Reminiscences of a Stock Operator
by Edwin Lefevre, published 1923
A “fictionalized biography” of one of the greatest speculators who ever lived – the highly secretive Jesse Livermore. Chronographs the trading successes and blunders of Livermore, who made (and lost) several fortunes during his 40-year career as a speculator near the turn of the century. Experienced traders will be able to directly relate to the adventures of Jesse Livermore, which also serve as a reminder as to what constitute success or failure in the stock market. Written by Edwin Lefevre and first published in 1923, it remains as one of the most favorite and useful investment books ever written – highly regarded by the best speculators of today.
In the foreword, Jack Schwager writes:
“In my interviews with over thirty of the best traders of our time, there were some questions that I raised in each conversation. One of these was: Are there any books that you found particularly valuable and would recommend to aspiring traders? By far, the most frequent response was Reminiscences of a Stock Operator…”
There are numerous subtleties in the book – such that beginning traders (and numerous others who are too rigid and are forever stuck to the buy-and-hold philosophy) may not get much meaning from Jesse Livermore’s experiences or lessons at first glance, but the experienced trader will be able to obtain a seemingly infinite amount of wisdom from them. I have personally read this book more than half a dozen times from cover-to-cover and I still learn something new after each reading.
How to Trade in Stocks
by Jesse Livermore, published 1940
This book was written by Jesse Livermore himself and published in 1940. Livermore was one of the few speculators at the turn of the century who had the vision, and who was able to use and integrate both fundamental and technical analysis to his advantage to succeed in the stock market. Experienced traders will find many wise words in this book that the public all too often ignore, such as:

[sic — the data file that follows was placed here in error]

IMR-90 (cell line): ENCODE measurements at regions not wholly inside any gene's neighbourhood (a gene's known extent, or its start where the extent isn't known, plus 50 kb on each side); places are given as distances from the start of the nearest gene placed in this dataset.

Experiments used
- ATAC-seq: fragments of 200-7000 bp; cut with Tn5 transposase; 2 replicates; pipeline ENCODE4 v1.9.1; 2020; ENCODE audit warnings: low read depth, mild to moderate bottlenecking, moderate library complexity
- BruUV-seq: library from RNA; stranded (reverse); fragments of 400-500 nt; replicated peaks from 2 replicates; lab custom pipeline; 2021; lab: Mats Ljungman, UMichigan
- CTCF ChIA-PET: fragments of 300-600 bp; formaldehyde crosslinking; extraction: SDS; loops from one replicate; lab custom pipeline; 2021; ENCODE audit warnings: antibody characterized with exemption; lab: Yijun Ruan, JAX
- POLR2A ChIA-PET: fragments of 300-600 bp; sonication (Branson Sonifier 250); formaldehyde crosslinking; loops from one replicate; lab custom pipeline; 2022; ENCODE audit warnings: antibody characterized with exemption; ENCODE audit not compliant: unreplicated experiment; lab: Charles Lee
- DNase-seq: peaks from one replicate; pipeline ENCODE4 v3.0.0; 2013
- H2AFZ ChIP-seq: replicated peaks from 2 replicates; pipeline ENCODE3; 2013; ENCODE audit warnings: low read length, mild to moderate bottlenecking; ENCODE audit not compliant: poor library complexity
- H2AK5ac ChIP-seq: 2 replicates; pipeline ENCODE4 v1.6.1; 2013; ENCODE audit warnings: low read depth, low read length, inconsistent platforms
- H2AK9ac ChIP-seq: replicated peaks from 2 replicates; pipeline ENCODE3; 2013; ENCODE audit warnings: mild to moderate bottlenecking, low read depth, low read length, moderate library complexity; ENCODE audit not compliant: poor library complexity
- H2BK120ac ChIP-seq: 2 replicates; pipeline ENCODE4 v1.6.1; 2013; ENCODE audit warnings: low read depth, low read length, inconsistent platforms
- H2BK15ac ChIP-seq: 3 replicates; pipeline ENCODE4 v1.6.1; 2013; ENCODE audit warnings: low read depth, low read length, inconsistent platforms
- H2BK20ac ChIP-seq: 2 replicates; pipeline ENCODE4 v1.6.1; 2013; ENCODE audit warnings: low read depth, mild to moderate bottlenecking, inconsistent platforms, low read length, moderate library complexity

“Wall Street never changes, the pockets change,
the stocks change, but Wall Street never changes,
because human nature never changes.”
“One major mistake of all speculators is the urge to enrich themselves in too short a time. Instead of taking two or three years to make 500% on their capital, they try to do it in two or three months. Now and then they succeed. But do such daring traders keep it? They do not. Why? Because it is unhealthy money, rolling in rapidly, and stopping for but a short visit. The speculator in such instances loses his sense of balance.”
Jesse Livermore was of the first traders who believed in studying basic conditions and who believed that the greatest money is to be made in exercising enough patience and capturing the major movements. He was also one of the first trend followers. Other topics in his book include the concept of studying the leading sectors, money management, and emotional control.